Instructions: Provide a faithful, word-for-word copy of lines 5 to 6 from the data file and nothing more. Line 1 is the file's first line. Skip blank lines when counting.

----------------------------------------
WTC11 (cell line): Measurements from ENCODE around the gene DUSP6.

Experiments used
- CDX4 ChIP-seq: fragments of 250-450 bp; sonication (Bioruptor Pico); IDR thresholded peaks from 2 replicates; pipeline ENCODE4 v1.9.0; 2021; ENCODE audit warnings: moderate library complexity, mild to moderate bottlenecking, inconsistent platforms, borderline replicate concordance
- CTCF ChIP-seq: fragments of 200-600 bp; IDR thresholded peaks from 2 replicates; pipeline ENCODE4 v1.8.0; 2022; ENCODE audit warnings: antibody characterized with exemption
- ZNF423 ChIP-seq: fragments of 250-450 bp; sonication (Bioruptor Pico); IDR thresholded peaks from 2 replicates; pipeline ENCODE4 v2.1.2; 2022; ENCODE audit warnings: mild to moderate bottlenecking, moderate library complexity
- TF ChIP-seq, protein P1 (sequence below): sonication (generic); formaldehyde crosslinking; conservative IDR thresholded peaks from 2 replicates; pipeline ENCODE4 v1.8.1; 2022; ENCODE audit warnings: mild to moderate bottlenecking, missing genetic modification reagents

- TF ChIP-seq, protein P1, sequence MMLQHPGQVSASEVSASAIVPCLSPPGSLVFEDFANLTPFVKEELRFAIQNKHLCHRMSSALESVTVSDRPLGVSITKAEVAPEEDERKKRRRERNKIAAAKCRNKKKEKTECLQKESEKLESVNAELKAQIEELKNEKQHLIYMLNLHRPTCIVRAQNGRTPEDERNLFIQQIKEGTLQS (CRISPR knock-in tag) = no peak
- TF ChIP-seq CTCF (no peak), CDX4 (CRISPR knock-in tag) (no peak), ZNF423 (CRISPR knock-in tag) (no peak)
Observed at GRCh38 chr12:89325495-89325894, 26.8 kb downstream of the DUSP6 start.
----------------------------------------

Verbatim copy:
- ZNF423 ChIP-seq: fragments of 250-450 bp; sonication (Bioruptor Pico); IDR thresholded peaks from 2 replicates; pipeline ENCODE4 v2.1.2; 2022; ENCODE audit warnings: mild to moderate bottlenecking, moderate library complexity
- TF ChIP-seq, protein P1 (sequence below): sonication (generic); formaldehyde crosslinking; conservative IDR thresholded peaks from 2 replicates; pipeline ENCODE4 v1.8.1; 2022; ENCODE audit warnings: mild to moderate bottlenecking, missing genetic modification reagents